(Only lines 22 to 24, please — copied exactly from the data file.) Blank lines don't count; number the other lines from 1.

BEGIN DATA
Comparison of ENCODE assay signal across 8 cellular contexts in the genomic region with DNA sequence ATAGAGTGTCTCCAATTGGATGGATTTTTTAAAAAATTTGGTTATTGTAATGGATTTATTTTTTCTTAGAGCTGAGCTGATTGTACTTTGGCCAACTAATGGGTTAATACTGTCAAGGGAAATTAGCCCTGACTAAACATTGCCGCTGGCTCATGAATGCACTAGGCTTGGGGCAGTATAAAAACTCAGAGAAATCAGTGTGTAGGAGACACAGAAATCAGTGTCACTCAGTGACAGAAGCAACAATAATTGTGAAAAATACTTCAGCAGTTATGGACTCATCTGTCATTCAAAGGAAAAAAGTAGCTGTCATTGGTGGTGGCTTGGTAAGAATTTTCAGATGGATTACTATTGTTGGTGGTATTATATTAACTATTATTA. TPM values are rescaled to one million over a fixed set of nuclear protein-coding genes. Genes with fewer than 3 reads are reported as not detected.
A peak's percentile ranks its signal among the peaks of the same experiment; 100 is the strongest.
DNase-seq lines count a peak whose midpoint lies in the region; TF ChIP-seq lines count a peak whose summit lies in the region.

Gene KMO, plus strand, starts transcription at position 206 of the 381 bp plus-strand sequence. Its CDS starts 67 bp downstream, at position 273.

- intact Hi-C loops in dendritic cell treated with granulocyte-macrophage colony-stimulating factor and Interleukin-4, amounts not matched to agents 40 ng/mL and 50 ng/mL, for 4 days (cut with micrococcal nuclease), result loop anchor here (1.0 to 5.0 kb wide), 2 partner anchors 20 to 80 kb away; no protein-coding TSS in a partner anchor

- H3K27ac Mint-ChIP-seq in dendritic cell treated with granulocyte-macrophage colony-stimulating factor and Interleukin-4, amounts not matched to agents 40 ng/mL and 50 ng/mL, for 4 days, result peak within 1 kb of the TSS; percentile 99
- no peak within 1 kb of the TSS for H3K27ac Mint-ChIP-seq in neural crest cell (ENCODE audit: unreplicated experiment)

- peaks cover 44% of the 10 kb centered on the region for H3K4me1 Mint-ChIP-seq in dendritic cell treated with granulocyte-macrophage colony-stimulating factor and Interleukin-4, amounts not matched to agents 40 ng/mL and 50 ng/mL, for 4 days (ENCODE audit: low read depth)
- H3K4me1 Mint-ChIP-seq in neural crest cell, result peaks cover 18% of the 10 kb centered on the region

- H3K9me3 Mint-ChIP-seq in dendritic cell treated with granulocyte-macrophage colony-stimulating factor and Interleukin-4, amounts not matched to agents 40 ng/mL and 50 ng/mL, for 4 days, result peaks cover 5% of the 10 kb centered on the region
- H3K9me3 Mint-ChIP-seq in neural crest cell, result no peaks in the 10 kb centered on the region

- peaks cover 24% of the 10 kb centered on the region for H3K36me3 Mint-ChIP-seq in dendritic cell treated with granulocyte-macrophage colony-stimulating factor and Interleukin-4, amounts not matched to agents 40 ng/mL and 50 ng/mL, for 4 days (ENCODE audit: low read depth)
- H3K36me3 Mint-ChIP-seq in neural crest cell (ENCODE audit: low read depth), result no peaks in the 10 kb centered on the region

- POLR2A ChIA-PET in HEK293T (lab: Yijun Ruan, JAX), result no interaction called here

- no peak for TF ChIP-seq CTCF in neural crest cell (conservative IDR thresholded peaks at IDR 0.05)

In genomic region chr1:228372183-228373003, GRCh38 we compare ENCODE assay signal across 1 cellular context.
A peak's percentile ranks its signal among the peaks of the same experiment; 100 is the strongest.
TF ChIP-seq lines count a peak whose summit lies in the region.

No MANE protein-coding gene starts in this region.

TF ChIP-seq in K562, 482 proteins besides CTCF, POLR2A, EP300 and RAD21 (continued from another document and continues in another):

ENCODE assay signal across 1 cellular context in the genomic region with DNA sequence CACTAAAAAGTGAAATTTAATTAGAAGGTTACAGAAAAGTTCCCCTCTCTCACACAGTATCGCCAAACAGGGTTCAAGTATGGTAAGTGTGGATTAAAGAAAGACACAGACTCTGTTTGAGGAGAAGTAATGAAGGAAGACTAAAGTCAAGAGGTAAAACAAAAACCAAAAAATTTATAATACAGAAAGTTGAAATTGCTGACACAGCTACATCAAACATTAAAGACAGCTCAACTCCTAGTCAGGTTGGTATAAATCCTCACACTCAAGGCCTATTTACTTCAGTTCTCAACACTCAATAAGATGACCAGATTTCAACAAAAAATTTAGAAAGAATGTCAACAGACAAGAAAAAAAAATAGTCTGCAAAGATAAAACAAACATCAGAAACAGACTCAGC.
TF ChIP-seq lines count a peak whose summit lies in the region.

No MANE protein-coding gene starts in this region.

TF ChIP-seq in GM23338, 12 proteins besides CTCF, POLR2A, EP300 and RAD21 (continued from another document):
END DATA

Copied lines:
TF ChIP-seq lines count a peak whose summit lies in the region.

No MANE protein-coding gene starts in this region.

TF ChIP-seq in GM23338, 12 proteins besides CTCF, POLR2A, EP300 and RAD21 (continued from another document):